Then it was necessary to obtain foreign passports, for which we had to travel to Gandzha [aka Elizavetpol], where the governor was living. What was required first was a certificate from the starshina, and then using that certificate to obtain a passport. Everyone went; for families without a husband, the woman of the household went, such as Anyuta Petyushkina, the Shcherbakovs’ sister Masha Golubova, and Polya Golubova. From all four villages, about three hundred persons travelled there and back.
At eight o’clock, three hundred of us all went to the office of Governor Kireev. He himself was not in the city. He had gone to Tiflis, whence Prince Golitsyn had summoned all the governors. His own office staff began to make inquiries and delve into the laws, trying to seek out how to make up foreign passports. Some said it’s one passport per family; that is, the head of the family, while others were sure that if a man had three sons, each of whom had a family of his own, that meant four passports were required. And for every passport, 12 rubles had to be paid. We agreed even to that, and paid 12 rubles for each separate family. However, they again wouldn’t issue them, and were arguing among themselves. All day our people revolved around the office, and this was now day three – what to do? We’d have to travel to Tiflis and complain to Prince Golitsyn!
Every Friday, complaints from all over the Caucasus were received by Golitsyn in Tiflis. For this, they appointed me and Vasya Kalmakov, and directed us to make out the complaint and petition ourselves. There was nobody else who could do this except our guide Sergei Tolstoy, who had already arrived in Batum to wait for our steamship. It would be necessary to tell him everything and he would write the petition.
They resolved as follows: “You, Zybin, travel now to Batum (500 versts), and you, Kalmakov, get off in Tiflis the next day; and on Friday both of you will get to see Golitsyn.” So I set out for Batum, and on Thursday morning I got off the train. I was already familiar with the city. Not far off I saw a man standing there who looked like a Doukhobor. I introduced myself. It was Anton Savel’ich Popov, from Kars province, whereas I was from Elisavetpol province. I asked him: “Do you know where to find Sergei Tolstoy?” He answered “Yes, I do. Let’s go!” I went in a hurry so as to return to Tiflis at three o’clock.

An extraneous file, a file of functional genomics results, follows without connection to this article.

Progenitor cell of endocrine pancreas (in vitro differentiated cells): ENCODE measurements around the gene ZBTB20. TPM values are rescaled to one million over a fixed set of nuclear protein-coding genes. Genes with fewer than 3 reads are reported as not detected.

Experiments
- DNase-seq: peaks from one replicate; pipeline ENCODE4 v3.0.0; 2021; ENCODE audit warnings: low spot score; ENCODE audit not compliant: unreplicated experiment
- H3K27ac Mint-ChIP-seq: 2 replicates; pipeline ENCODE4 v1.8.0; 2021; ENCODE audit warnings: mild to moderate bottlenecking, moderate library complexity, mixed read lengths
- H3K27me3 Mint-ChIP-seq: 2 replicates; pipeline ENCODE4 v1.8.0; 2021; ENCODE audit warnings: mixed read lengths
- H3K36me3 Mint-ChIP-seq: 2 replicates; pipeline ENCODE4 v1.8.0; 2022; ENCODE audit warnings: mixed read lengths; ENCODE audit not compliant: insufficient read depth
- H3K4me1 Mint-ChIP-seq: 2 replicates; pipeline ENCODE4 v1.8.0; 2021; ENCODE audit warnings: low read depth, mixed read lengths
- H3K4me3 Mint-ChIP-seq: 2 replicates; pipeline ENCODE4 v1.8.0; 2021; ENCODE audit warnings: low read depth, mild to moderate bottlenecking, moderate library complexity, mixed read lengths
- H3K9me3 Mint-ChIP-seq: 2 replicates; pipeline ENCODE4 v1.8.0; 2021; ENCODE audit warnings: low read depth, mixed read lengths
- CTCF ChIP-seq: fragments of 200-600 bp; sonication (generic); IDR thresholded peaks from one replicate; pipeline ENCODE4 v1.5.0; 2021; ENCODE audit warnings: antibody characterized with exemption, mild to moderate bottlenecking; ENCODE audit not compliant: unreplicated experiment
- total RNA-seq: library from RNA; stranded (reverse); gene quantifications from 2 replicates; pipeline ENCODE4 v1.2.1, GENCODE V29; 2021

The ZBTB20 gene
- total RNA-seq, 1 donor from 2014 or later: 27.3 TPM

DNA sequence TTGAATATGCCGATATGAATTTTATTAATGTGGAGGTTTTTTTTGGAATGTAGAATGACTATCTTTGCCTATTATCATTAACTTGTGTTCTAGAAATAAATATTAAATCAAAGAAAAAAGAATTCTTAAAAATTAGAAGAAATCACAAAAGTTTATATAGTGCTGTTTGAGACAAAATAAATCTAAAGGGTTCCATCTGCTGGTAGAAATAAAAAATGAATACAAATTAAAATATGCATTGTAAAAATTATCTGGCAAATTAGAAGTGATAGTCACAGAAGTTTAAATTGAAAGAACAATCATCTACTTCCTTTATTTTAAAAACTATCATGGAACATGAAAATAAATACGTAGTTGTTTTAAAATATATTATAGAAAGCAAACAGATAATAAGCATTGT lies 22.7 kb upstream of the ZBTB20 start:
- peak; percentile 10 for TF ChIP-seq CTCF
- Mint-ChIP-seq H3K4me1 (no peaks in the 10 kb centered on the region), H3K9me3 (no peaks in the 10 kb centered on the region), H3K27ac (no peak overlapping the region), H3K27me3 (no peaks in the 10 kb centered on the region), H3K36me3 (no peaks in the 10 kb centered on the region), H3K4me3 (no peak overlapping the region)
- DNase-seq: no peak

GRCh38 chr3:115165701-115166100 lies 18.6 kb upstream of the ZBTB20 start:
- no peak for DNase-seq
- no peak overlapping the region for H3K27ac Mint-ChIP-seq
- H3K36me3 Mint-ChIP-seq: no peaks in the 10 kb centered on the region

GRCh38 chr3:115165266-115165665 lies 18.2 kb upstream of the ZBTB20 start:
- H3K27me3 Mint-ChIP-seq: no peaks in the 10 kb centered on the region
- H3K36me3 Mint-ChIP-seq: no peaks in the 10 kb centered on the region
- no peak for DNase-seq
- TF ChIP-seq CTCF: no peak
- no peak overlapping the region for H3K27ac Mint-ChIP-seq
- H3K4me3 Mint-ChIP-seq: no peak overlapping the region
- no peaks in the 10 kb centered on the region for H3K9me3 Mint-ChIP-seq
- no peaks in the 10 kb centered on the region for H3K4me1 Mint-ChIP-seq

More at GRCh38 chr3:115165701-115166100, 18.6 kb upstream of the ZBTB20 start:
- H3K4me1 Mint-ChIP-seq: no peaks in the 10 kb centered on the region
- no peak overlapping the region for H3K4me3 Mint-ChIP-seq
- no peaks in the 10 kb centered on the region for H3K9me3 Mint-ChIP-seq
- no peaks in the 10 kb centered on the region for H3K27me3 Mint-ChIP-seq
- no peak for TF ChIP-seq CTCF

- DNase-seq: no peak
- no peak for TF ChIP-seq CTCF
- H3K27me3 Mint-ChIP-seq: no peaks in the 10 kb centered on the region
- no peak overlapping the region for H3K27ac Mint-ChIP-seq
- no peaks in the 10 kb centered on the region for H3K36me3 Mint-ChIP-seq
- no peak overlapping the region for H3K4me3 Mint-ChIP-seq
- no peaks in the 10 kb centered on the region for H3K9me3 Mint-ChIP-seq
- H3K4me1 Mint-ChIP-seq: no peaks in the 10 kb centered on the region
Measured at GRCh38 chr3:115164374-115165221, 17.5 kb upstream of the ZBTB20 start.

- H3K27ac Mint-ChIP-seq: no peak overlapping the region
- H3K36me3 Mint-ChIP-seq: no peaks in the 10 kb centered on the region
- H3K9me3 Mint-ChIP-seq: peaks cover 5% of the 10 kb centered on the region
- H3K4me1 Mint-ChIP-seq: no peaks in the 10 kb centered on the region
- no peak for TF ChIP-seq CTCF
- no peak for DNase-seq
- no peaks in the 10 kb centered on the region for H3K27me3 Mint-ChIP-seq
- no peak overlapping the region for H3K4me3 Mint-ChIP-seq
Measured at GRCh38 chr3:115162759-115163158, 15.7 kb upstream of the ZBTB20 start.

“There he is, your Seryozha.” I introduced myself and explain my complaint. He responded angrily: “Why on earth did you not come to see me sooner? It is necessary to write a petition, and tomorrow by seven o’clock to be at Golitsyn’s reception room.” He asked: “Can you write? Well, right here write down this: ‘Your Excellency’.” I wrote it, but left out one letter. “That will spoil everything – you omitted a letter. I’ll do it myself. Tell me how they have not given you passports.”
I told our story: “We agreed to pay 12 rubles each for all the passports, for the father and for each son in the family. Instead of one passport per family, it sometimes comes out to four. And we paid for those, but once again they are not giving them out. It is already four days that we have been milling about the caravan, and there are 300 of us.”